“I thought it was going to be a short novel, that it was one person’s story. But I was wrong, because history is always shaping everything.” The New York Times reviews Marlon James‘s latest novel, A Brief History of Seven Killings, which we covered in our “Great Second-Half 2014 Book Preview.”
Jim Harrison, outdoorsman and author of Legends of the Fall, has passed away at 78. Harrison was a prolific writer whose lust for life was evident in the scores of essay and poetry collections he published during the course of his career. Our own Bill Morris has some thoughts on why Harrison never managed to garner the audience that a writer of his caliber deserved.
The work of literary cartoonist Grant Snider has been featured in such places as the New York Times and Electric Literature (part 2, part 3). We also love this comic on poetry. But don’t wait for the curators to endorse your dose of comic cheer–every one of these pieces can be seen on Snider’s Tumblr page.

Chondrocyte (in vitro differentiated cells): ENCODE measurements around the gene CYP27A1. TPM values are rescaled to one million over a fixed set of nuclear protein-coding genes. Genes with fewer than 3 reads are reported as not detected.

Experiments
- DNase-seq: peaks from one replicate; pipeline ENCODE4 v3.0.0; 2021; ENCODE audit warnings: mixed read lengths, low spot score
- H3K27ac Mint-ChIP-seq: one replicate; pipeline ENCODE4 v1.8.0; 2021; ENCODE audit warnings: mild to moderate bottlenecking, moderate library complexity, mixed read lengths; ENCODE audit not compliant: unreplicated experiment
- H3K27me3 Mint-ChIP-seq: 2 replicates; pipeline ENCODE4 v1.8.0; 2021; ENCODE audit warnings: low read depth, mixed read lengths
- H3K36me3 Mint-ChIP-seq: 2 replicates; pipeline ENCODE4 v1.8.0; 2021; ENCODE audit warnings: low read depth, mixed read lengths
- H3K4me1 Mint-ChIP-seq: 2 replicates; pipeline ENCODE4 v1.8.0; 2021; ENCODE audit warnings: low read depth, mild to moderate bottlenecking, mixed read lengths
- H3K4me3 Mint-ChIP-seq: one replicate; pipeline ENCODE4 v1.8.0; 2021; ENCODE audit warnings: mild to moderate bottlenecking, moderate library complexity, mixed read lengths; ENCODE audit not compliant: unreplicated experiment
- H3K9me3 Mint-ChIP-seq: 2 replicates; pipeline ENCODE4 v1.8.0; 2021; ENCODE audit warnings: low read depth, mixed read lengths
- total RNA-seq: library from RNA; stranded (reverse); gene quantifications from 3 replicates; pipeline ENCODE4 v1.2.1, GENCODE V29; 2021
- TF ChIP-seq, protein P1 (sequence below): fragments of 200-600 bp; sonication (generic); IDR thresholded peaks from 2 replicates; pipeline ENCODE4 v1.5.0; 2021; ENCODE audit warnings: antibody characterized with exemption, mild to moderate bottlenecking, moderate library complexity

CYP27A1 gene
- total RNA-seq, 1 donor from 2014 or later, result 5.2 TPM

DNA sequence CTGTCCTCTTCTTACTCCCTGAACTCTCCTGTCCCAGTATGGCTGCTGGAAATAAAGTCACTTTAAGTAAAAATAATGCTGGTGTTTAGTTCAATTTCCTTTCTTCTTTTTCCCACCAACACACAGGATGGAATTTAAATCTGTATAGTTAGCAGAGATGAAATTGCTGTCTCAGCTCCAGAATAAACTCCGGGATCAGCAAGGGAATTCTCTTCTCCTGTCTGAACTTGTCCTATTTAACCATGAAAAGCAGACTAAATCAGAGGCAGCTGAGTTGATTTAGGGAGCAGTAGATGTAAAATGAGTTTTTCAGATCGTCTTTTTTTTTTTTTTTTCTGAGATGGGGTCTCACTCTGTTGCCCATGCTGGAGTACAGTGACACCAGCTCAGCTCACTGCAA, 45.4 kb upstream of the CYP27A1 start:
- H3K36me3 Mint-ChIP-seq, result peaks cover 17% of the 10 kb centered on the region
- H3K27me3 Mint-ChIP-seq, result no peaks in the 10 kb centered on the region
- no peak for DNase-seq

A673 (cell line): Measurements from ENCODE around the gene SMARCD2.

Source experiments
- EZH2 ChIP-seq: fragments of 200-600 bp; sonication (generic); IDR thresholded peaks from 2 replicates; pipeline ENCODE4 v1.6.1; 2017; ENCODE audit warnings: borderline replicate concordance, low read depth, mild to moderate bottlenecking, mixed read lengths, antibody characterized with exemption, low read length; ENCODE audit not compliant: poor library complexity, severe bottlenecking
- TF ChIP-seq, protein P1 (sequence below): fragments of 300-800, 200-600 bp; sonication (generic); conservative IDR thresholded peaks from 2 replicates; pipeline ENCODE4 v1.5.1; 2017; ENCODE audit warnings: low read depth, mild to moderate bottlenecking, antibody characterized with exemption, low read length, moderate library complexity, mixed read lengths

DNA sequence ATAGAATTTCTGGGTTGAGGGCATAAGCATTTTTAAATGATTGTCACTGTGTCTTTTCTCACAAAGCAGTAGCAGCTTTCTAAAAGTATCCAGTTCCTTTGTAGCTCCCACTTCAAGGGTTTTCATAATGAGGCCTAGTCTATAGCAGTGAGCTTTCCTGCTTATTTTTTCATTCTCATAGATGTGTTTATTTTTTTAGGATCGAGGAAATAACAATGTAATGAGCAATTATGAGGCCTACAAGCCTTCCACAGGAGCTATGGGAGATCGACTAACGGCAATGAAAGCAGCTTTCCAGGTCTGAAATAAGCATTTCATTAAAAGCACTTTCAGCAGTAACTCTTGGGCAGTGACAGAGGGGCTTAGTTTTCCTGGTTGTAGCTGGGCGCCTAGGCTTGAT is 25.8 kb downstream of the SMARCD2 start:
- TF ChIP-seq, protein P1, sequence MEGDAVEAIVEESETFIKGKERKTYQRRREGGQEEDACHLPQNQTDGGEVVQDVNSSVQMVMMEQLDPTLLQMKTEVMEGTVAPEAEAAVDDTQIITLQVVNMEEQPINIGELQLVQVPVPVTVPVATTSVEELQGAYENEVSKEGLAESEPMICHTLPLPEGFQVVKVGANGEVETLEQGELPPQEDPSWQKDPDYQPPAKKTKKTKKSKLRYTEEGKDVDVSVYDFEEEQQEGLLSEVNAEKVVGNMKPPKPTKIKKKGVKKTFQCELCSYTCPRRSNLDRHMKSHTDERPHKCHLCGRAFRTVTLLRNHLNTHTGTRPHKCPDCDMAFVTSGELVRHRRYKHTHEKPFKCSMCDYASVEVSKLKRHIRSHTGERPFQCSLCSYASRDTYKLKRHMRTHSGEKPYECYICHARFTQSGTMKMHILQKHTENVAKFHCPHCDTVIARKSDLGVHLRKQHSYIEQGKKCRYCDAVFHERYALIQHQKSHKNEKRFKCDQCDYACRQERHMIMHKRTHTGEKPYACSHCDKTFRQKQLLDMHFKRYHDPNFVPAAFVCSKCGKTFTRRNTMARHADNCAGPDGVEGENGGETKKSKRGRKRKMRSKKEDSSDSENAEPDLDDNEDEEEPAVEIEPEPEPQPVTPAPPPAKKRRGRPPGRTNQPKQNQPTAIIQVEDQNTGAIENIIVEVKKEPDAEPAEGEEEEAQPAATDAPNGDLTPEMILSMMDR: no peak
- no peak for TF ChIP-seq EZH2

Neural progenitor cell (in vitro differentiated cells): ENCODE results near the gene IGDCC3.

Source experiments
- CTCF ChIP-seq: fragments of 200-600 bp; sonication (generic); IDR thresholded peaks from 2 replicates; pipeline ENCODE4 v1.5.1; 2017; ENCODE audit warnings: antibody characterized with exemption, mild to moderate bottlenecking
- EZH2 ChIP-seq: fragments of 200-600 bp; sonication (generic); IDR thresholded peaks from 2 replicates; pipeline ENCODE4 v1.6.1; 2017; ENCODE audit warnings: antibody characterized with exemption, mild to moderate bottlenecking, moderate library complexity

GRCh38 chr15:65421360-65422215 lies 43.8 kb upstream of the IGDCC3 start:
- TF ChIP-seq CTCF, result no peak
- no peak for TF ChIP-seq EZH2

Some world literature links: Sign and Sight offers the best introduction to Herta Müller I’ve been able to find…The Complete Review gets the ball rolling on Roberto Bolaño’s (very) early novel Monsieur Pain, forthcoming from New Directions…Ingo Schulze, author of the quietly astonishing New Lives and the forthcoming One More Story, talks to The Toronto Star (via)…The NBCC features Yu Hua‘s Brothers…Claudio Magris is crowned the king of Frankfurt…Maud Newton hails Juan Gabriel Vásquez‘s “inventive and intricately plotted” The Informers…The Brooklyn Rail and Transcript both offer handsome online digests of short stories from around the world.
Charles Bock (Beautiful Children), in a recent interview, sounding perturbed: “Where are you right now? I’m in a writer’s room in Manhattan. There’s all these other people with their fucking computers doing their stupid little bullshit. It feels pointless. You wanna feel like it matters. It’s hard to do that when you’re in a room like this. At least it’s quiet.”